This spring Vreeke is staging Michael Hollinger’s otherworldly love story “Ghost-Writer” for MetroStage in Alexandria. In the fall, he’s slated to stage the area premiere of “The Lyons,” Nicky Silver’s comic exploration of family dysfunction at Bethesda’s Roundhouse Theatre, and in 2014 he’s remounting his production of Stephen Adly Guirgis’ “The Last Days of Judas Iscariot” at Forum Theatre in Silver Spring.

“I think the Washington theater scene is extraordinary, particularly in terms of growth for medium-sized theater and the germination of small theatres like Forum,” Vreeke says. “And I think the best is yet to come. Theater communities go in cycles, and I think D.C. has yet to hit its peak, especially with its new crop of young and talented artistic directors. I hope I can continue to be a part of it.”

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Sports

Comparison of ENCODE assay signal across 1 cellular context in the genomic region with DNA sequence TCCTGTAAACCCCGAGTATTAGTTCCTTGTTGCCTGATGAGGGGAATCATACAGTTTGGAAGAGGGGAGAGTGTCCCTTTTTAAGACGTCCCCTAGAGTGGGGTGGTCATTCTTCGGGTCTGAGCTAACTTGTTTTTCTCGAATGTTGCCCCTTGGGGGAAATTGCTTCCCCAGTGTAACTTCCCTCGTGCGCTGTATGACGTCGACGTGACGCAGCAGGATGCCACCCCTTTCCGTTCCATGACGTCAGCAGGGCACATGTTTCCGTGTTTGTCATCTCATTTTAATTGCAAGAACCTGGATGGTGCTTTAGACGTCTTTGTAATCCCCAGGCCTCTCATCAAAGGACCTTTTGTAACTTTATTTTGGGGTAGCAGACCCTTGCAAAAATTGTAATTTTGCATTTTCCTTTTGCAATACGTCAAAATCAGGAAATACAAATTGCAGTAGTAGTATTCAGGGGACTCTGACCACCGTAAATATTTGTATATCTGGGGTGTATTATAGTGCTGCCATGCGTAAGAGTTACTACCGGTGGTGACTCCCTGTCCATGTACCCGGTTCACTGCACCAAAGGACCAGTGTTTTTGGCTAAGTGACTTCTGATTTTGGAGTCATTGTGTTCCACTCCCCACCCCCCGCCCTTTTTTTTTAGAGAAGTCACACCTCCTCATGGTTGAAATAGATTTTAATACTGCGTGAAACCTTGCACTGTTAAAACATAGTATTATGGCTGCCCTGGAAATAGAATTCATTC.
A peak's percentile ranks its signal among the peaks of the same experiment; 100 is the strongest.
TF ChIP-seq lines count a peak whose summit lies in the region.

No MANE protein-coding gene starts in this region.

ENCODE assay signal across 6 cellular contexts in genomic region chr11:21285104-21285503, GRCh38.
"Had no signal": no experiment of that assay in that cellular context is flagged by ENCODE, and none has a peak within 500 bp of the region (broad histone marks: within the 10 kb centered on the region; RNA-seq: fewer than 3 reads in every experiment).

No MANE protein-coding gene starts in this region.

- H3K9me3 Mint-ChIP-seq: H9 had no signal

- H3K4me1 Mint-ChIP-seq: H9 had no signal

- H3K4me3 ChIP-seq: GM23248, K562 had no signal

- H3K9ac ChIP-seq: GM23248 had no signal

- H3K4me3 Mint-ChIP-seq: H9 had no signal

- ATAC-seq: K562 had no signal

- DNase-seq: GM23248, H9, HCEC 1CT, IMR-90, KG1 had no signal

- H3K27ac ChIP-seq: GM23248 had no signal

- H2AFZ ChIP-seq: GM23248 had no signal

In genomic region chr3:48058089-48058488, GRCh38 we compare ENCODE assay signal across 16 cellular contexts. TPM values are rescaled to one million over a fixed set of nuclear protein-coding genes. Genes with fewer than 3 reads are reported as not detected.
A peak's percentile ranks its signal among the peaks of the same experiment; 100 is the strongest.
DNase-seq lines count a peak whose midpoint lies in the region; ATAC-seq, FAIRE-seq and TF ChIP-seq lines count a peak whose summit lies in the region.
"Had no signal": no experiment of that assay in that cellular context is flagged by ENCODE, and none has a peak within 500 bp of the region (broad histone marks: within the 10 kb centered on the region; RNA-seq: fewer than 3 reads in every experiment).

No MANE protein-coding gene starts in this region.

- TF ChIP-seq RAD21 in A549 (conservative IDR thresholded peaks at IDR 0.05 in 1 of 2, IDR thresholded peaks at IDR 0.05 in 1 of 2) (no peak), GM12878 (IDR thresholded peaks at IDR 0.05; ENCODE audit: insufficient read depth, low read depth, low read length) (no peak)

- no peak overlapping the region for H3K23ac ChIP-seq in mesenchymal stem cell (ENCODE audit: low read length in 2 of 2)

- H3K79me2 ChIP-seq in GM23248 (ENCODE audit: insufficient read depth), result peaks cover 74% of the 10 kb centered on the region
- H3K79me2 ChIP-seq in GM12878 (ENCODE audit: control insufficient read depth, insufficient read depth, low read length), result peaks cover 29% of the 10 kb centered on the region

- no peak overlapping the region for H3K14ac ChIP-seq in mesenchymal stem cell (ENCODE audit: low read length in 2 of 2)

IOC: ‘Trans Women Are Women’ Laurel Hubbard set to make sports history

Laurel Hubbard is set to make sports history on Monday and the International Olympic Committee clearly has her back

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Screenshot via CBS Sports

TOKYO – The director of medicine and science for the International Olympic Committee praised weightlifter Laurel Hubbard’s “courage and tenacity” as she prepares for her upcoming competition as the world’s first out transgender woman Olympian. 

In speaking to reporters in Tokyo Thursday, Dr. Richard Budgett directly addressed those who have attacked and mocked the 43-year-old New Zealander and claimed she shouldn’t be competing with cisgender women, saying  “everyone agrees that trans women are women.”

“To put it in a nutshell,” he said, “the IOC had a scientific consensus back in 2015. There are no IOC rules or regulations around transgender participation. That depends on each international federation. So Laurel Hubbard is a woman, is competing under the rules of her federation and we have to pay tribute to her courage and tenacity in actually competing and qualifying for the Games.”